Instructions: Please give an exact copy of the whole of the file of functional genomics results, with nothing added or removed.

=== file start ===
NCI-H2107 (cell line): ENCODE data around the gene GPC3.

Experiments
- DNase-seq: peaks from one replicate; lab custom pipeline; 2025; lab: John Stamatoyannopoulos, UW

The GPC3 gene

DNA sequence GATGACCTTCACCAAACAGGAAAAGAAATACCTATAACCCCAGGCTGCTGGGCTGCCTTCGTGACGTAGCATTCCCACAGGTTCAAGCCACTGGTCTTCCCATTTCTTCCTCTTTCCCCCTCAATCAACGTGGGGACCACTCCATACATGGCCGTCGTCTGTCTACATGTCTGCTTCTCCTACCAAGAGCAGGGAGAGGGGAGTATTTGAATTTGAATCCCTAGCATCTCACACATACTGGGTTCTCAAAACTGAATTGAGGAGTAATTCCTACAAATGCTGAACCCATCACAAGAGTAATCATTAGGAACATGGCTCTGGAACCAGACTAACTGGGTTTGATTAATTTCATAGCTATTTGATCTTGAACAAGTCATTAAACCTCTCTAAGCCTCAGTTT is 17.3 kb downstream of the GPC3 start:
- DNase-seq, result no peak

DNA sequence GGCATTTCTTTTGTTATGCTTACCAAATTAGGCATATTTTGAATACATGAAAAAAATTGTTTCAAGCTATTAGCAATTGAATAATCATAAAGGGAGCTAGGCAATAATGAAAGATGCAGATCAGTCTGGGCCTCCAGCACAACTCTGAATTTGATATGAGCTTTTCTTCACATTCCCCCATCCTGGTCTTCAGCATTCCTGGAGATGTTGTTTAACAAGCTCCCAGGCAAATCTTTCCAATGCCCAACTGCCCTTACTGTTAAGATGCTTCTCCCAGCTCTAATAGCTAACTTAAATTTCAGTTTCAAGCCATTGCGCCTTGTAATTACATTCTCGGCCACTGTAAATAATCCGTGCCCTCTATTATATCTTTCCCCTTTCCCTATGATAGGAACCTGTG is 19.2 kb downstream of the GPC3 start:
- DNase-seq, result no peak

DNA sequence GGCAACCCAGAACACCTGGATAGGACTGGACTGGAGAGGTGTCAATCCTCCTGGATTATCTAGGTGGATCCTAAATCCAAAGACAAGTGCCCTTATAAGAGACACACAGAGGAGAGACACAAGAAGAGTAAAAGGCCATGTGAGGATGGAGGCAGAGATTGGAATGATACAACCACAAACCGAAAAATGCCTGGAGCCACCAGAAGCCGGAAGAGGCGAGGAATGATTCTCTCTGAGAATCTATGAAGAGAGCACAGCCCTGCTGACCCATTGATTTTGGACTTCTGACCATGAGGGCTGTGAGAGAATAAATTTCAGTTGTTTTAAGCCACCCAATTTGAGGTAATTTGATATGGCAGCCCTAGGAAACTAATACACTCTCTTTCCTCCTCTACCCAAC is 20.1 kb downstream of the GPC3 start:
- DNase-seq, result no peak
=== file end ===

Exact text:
NCI-H2107 (cell line): ENCODE data around the gene GPC3.

Experiments
- DNase-seq: peaks from one replicate; lab custom pipeline; 2025; lab: John Stamatoyannopoulos, UW

The GPC3 gene

DNA sequence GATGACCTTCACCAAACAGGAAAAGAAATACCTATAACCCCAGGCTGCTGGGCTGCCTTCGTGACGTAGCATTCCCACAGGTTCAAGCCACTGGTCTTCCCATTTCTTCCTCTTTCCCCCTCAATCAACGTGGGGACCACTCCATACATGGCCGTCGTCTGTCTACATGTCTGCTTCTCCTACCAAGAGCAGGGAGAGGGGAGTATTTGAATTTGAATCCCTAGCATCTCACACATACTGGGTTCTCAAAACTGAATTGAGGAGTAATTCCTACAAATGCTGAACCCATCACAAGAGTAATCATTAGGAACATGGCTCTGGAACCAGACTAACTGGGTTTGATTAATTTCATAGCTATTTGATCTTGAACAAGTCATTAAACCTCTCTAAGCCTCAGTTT is 17.3 kb downstream of the GPC3 start:
- DNase-seq, result no peak

DNA sequence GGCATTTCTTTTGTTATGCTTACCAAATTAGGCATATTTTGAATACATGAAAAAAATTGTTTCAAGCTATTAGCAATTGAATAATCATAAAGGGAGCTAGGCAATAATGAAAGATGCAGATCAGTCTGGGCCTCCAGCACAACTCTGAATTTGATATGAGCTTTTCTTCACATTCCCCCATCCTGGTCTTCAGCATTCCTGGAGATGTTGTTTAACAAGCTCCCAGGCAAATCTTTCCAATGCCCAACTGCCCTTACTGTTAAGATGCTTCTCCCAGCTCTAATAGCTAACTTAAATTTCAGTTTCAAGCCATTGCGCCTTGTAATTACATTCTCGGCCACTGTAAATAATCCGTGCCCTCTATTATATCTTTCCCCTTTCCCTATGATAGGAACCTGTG is 19.2 kb downstream of the GPC3 start:
- DNase-seq, result no peak

DNA sequence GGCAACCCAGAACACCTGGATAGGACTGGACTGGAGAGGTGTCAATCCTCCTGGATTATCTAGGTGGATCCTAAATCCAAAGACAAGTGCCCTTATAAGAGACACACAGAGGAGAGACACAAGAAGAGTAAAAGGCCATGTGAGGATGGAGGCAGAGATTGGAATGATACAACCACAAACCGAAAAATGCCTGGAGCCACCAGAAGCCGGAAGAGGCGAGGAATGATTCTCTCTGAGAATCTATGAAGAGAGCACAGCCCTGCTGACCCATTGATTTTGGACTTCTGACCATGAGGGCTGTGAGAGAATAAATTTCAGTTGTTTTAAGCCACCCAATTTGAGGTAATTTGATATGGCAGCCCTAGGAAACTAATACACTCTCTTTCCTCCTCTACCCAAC is 20.1 kb downstream of the GPC3 start:
- DNase-seq, result no peak